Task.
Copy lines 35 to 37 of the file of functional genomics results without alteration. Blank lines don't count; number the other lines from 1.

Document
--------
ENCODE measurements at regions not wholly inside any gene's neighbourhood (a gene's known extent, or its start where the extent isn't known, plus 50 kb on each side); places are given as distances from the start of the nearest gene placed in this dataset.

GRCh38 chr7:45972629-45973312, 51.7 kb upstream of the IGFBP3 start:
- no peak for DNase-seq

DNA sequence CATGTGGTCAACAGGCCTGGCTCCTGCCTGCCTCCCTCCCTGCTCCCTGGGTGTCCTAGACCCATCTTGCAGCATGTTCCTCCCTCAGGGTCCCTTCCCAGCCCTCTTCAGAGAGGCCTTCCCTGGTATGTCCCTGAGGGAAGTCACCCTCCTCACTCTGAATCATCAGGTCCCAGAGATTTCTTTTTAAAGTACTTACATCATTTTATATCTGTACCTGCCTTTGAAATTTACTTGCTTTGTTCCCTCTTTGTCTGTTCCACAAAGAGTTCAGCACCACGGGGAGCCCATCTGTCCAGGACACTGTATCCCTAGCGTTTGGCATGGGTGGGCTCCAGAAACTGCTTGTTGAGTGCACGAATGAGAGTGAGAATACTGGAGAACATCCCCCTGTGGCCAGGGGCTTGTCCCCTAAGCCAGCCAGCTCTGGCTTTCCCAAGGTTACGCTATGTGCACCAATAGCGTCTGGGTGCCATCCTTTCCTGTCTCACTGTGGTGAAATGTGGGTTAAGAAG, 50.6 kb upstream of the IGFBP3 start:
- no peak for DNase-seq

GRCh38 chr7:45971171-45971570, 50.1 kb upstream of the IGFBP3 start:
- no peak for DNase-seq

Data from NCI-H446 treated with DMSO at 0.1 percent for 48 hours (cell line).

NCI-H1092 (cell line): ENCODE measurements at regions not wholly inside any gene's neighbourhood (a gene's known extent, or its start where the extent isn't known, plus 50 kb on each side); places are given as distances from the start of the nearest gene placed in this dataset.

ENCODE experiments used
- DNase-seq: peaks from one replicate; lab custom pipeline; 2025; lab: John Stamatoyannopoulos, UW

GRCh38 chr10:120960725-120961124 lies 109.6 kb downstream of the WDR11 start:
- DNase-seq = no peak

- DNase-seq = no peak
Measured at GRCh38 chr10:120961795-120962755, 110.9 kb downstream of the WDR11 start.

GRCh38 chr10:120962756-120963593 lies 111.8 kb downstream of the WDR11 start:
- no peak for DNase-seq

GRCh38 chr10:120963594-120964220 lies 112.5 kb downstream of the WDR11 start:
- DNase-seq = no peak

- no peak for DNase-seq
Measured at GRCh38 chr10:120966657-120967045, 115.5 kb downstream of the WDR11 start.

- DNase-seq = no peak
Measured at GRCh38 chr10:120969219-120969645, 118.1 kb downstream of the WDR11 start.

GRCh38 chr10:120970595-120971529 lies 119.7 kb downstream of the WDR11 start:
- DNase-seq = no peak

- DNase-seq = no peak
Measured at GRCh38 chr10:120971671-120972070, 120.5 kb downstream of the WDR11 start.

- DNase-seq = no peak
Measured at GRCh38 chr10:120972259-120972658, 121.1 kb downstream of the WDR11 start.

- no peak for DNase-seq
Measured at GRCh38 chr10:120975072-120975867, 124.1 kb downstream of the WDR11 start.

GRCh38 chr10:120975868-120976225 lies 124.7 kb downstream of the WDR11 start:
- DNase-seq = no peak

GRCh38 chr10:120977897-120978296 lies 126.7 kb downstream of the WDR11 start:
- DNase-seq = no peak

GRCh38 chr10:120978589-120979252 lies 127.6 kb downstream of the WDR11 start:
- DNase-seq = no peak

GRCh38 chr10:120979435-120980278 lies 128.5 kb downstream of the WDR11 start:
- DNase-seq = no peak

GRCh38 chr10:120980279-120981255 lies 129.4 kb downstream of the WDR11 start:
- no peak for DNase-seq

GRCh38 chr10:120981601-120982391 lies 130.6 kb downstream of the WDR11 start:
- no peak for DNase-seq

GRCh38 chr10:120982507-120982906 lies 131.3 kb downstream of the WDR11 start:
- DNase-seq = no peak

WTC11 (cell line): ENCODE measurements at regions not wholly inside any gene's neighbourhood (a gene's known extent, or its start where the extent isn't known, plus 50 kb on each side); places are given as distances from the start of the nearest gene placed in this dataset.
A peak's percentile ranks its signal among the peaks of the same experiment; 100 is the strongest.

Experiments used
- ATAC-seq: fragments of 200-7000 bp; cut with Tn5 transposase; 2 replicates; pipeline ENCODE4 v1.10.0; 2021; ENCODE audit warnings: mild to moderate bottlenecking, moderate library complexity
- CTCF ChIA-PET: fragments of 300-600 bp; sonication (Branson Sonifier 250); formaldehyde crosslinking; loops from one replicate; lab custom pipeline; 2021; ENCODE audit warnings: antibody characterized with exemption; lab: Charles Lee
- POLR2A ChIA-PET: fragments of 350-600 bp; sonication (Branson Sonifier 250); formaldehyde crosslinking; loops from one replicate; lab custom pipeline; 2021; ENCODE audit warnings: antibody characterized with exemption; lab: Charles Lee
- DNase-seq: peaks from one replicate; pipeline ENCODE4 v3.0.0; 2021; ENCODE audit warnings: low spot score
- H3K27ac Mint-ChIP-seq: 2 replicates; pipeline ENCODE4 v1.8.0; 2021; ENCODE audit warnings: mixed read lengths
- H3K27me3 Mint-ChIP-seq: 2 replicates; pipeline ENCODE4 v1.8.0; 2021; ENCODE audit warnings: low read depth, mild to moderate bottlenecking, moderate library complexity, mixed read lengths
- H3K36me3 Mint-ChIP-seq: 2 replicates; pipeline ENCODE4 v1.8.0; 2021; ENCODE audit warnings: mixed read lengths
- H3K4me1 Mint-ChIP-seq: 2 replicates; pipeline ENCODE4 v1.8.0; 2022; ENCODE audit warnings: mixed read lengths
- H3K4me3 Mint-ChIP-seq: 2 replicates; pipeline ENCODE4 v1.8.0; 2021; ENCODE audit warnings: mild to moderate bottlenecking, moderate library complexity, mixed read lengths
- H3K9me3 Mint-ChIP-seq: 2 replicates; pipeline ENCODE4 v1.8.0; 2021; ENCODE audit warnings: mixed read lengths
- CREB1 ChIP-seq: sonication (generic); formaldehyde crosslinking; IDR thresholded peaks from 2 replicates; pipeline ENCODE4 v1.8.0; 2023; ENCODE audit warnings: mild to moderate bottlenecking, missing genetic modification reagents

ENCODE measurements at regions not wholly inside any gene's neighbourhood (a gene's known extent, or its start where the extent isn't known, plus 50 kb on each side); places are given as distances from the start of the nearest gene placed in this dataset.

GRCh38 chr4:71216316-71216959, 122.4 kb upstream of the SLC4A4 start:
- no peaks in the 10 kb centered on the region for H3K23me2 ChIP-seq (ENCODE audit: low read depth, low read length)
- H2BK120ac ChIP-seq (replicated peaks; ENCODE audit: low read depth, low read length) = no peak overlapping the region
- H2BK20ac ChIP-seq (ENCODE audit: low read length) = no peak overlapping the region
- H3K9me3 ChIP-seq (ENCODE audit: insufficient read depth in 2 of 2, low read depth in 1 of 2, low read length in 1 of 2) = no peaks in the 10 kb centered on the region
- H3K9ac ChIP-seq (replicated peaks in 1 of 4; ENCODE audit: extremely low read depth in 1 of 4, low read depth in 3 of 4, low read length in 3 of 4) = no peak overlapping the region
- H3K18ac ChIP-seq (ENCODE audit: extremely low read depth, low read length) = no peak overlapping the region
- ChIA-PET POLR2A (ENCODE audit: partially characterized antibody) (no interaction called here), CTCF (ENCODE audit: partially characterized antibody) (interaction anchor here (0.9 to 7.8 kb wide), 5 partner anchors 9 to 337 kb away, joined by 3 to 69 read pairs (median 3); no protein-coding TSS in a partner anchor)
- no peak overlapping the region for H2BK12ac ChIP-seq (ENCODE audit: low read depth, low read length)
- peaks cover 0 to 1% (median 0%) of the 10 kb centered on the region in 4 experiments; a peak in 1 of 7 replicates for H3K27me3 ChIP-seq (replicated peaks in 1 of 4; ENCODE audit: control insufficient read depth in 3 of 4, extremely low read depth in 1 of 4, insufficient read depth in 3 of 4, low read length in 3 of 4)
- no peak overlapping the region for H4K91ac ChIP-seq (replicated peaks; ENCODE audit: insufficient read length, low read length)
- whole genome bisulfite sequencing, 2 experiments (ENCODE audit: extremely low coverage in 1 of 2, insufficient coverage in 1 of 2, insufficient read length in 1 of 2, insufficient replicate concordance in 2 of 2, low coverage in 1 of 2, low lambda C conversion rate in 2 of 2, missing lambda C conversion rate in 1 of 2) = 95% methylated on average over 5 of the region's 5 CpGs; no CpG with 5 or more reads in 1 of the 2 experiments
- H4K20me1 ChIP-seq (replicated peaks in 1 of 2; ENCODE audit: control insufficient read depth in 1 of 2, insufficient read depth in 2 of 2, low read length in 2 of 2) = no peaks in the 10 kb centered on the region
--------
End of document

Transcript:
- DNase-seq = no peak

GRCh38 chr10:120978589-120979252 lies 127.6 kb downstream of the WDR11 start:
- DNase-seq = no peak